Is Barnes & Noble’s updated buying policy good or bad for book discovery?
Barnes & Noble’s CEO James Daunt has defended a new buying policy that some book industry insiders charge only leads to the chain stocking new releases of hardcovers from best-selling authors.
Mr. Daunt’s comments came in response to outrage expressed by numerous authors and publishing houses over the last week on social media.
Particularly affected by the new policy is middle-grade fiction and to a lesser extent young adult and adult fiction titles that often don’t land on best-seller lists. In-store browsing of hardcovers is seen by many as critical to establishing new authors.
Since joining as CEO in 2019, Mr. Daunt has helped revitalize B&N in part by empowering store managers to determine where the books are placed and order quantities to better align assortments with local tastes. The chain has also eliminated co-op title placement practices because unpopular titles were receiving prominent placement and driving excessive return rates.
Asked about the new buying stance, Mr. Daunt said up to 80 percent of middle-grade hardcovers bought by B&N have been routinely returned unsold to publishers, and the return rates for adult fiction were only slightly lower.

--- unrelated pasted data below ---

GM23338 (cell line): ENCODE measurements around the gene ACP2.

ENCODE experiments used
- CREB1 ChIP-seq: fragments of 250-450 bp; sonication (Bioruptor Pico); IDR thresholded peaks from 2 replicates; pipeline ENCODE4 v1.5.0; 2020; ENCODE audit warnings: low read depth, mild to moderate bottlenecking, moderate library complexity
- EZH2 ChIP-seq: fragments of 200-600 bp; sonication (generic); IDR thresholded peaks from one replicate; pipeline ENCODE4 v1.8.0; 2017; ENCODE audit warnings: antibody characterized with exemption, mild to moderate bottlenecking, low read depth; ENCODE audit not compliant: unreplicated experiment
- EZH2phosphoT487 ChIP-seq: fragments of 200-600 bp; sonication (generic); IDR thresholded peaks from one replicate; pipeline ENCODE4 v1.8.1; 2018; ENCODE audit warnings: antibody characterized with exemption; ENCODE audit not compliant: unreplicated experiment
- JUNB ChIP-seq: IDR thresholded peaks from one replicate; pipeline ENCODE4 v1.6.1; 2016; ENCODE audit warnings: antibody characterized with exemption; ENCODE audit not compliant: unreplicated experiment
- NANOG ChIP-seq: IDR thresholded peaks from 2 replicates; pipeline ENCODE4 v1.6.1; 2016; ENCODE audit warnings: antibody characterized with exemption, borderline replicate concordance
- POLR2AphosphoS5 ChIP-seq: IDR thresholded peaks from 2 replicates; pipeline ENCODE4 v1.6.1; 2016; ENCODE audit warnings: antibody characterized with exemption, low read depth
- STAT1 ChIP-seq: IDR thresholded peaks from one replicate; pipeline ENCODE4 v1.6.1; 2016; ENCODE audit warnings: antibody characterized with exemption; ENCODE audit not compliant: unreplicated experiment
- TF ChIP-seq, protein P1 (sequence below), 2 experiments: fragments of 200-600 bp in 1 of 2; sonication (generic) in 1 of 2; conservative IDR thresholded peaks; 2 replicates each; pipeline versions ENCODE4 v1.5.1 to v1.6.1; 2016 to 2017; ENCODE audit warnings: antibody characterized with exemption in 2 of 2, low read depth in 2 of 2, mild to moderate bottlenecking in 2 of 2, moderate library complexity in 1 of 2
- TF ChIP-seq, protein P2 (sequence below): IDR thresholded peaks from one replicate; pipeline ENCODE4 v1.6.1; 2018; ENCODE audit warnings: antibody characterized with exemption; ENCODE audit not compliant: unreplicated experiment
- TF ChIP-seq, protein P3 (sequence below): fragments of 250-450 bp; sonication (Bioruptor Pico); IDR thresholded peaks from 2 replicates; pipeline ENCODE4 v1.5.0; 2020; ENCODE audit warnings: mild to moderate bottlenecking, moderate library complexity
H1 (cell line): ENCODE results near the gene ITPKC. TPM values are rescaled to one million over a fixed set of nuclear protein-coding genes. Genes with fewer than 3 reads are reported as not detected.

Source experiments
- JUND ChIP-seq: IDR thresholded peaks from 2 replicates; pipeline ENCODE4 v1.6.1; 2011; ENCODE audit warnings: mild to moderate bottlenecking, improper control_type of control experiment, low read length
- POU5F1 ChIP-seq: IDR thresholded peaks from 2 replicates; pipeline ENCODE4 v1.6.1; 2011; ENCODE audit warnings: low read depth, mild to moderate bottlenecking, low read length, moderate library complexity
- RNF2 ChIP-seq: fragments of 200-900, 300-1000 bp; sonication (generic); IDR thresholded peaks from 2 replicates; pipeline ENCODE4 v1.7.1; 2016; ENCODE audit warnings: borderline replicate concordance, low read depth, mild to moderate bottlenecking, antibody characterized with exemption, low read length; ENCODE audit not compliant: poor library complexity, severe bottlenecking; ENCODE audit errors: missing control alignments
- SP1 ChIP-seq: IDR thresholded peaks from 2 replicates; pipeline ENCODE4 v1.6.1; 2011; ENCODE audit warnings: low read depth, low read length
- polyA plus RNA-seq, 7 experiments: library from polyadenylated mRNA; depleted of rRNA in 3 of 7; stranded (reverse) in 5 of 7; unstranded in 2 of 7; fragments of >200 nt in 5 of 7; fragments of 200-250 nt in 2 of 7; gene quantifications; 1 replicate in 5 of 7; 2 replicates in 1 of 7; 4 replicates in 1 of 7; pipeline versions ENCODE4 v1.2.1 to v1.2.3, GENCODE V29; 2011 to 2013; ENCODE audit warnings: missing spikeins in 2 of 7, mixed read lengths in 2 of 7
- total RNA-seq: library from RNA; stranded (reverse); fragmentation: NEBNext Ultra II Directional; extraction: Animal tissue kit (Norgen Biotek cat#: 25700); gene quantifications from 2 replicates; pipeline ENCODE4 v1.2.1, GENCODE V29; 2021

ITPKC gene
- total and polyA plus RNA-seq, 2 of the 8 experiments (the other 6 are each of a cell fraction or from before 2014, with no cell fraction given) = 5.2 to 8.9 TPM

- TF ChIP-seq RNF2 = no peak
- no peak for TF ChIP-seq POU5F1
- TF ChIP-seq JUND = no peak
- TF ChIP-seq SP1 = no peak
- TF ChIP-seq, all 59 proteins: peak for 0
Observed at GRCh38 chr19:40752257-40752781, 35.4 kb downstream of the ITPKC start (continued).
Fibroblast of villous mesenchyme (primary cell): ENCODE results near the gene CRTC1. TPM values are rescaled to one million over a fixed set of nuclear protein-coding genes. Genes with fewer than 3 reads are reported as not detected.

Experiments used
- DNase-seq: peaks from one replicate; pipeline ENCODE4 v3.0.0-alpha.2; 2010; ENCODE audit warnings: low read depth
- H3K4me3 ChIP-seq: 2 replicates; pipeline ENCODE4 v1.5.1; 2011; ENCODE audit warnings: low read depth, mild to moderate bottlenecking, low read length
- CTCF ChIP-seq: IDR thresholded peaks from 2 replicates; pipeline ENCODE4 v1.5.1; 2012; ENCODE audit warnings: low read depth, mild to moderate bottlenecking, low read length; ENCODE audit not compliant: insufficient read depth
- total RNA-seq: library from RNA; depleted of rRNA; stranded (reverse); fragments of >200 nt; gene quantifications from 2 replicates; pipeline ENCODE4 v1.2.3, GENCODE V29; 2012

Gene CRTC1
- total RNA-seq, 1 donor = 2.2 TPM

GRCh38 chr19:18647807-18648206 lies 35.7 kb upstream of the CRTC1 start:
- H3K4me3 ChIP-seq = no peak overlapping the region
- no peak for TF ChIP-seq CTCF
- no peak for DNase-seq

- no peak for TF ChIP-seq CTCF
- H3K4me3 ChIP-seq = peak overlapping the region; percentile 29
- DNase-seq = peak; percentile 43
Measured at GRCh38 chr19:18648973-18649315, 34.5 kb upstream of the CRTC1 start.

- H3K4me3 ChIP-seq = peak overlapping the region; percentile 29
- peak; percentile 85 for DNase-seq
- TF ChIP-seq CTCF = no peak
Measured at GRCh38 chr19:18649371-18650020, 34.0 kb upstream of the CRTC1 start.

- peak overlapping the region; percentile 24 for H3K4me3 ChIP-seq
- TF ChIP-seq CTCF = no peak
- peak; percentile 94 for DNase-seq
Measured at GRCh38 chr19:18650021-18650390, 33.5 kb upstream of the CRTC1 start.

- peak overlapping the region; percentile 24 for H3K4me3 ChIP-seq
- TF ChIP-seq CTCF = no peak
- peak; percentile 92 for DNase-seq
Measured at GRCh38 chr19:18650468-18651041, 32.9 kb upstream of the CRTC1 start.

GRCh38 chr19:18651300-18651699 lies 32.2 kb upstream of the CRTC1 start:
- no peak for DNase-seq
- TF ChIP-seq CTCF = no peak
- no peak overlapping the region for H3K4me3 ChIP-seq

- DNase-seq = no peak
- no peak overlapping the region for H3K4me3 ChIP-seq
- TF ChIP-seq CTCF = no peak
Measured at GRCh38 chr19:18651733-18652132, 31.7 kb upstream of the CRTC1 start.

He told Publishers Weekly, “B&N for many years abrogated this responsibility, filling its stores with anything and everything and sending back what did not sell.”
The new titles are being replaced by popular trade paperbacks. B&N has been encouraging the release of certain titles to reach younger audiences via paperbacks sooner or even with the first release. Mr. Daunt told Publishers Marketplace, “At the lower price point, and in a format friendlier to children themselves, some titles which will struggle to sell in more than very small quantities in hardcover will be better served if published in paperback.”
The reduction in slow-selling hardcover stock promises to leave more shelf space for newer authors who could break out, according to Mr. Daunt, with the move to stock fewer but more in-demand titles driving overall book sales.
The changes come as hardcover sales have slowed after reading took off during the pandemic lockdowns. Some also see the BookTok trend encouraging managers to showcase related older titles in stores.
Many industry insiders still question whether readers can discover new and diverse voices without the hardcover launches that often benefit from amplified marketing.
- Barnes & Noble Stocking Policy Sparks Controversy Online – Publishers Marketplace
- Daunt Addresses Furor over Middle Grade Fiction Buying Policy – Publishers Weekly
- What is Going On With Barnes & Noble? – Book Riot
- Barnes & Noble Strategy Shift Already Proving Disastrous For Marginalized Authors – The Mary Sue
- Has Barnes & Noble turned the page? – RetailWire
DISCUSSION QUESTIONS: What do you think of the moves by Barnes & Noble to focus on best-selling hardcovers and otherwise focus on paperback sales? How important is the merchandising of hardcovers to the discovery of new authors?